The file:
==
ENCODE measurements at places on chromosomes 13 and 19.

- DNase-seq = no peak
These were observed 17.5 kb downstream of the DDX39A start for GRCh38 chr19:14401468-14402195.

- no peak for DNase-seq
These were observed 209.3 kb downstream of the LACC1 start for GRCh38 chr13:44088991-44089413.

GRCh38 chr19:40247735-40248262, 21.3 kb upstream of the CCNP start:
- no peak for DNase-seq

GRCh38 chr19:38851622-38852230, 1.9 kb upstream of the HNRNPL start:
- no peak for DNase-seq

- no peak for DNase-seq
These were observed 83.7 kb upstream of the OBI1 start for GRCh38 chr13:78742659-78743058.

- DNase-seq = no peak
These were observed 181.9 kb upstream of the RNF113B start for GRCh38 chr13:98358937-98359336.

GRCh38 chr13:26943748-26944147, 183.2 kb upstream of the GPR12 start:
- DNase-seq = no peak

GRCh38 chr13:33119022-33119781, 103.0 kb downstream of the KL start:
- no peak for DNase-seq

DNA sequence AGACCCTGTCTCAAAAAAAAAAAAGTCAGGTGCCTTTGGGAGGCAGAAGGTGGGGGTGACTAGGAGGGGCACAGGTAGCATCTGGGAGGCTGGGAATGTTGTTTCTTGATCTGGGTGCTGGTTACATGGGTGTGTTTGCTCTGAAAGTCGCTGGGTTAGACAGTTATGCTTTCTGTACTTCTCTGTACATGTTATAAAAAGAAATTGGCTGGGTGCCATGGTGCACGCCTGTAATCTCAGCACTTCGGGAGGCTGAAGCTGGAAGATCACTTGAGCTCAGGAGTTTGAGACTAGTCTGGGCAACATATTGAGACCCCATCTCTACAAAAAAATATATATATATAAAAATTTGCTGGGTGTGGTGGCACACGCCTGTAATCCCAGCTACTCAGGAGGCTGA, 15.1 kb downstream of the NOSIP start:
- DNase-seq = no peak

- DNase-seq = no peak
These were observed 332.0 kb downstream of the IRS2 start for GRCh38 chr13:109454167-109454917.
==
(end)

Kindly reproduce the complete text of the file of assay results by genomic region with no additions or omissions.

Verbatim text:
ENCODE measurements at places on chromosomes 13 and 19.

- DNase-seq = no peak
These were observed 17.5 kb downstream of the DDX39A start for GRCh38 chr19:14401468-14402195.

- no peak for DNase-seq
These were observed 209.3 kb downstream of the LACC1 start for GRCh38 chr13:44088991-44089413.

GRCh38 chr19:40247735-40248262, 21.3 kb upstream of the CCNP start:
- no peak for DNase-seq

GRCh38 chr19:38851622-38852230, 1.9 kb upstream of the HNRNPL start:
- no peak for DNase-seq

- no peak for DNase-seq
These were observed 83.7 kb upstream of the OBI1 start for GRCh38 chr13:78742659-78743058.

- DNase-seq = no peak
These were observed 181.9 kb upstream of the RNF113B start for GRCh38 chr13:98358937-98359336.

GRCh38 chr13:26943748-26944147, 183.2 kb upstream of the GPR12 start:
- DNase-seq = no peak

GRCh38 chr13:33119022-33119781, 103.0 kb downstream of the KL start:
- no peak for DNase-seq

DNA sequence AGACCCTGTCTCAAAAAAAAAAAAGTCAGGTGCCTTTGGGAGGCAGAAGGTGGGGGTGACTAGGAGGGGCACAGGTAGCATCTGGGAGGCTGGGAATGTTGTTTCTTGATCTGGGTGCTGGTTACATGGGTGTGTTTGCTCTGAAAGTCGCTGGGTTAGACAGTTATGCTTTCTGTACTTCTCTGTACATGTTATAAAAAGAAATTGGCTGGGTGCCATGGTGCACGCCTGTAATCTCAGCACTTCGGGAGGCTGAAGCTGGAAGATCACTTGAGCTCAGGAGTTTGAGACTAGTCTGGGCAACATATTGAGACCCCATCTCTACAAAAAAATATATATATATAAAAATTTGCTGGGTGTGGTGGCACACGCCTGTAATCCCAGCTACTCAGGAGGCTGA, 15.1 kb downstream of the NOSIP start:
- DNase-seq = no peak

- DNase-seq = no peak
These were observed 332.0 kb downstream of the IRS2 start for GRCh38 chr13:109454167-109454917.